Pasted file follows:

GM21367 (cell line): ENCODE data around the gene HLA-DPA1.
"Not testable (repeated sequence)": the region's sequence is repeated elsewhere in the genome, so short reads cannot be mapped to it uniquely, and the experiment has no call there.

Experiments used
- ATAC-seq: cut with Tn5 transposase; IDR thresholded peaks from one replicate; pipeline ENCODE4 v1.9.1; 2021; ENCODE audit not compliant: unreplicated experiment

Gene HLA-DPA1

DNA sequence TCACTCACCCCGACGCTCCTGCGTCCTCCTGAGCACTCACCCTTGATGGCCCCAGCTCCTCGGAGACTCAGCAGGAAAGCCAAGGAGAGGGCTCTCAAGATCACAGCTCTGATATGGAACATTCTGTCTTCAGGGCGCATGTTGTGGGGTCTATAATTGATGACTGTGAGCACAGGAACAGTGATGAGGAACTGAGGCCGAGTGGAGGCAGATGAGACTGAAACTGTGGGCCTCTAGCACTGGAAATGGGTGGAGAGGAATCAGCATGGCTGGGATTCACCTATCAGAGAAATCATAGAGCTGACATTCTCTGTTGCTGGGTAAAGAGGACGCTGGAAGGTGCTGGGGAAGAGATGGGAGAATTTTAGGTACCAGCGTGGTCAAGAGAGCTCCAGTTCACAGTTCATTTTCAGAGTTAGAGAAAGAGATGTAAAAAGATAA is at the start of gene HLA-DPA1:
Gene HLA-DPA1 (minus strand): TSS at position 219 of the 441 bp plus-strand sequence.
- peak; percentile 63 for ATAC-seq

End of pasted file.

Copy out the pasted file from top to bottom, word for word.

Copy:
GM21367 (cell line): ENCODE data around the gene HLA-DPA1.
"Not testable (repeated sequence)": the region's sequence is repeated elsewhere in the genome, so short reads cannot be mapped to it uniquely, and the experiment has no call there.

Experiments used
- ATAC-seq: cut with Tn5 transposase; IDR thresholded peaks from one replicate; pipeline ENCODE4 v1.9.1; 2021; ENCODE audit not compliant: unreplicated experiment

Gene HLA-DPA1

DNA sequence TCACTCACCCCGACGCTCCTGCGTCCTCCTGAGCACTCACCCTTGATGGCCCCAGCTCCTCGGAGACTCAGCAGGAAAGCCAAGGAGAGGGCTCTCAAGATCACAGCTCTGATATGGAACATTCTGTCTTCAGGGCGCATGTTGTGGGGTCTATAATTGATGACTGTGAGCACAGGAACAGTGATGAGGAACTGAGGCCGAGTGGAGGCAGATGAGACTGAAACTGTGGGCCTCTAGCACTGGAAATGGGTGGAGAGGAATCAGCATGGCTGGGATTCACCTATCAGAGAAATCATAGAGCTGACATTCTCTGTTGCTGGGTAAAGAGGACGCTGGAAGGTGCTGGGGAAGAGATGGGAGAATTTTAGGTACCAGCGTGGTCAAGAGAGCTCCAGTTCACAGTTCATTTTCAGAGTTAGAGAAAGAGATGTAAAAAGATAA is at the start of gene HLA-DPA1:
Gene HLA-DPA1 (minus strand): TSS at position 219 of the 441 bp plus-strand sequence.
- peak; percentile 63 for ATAC-seq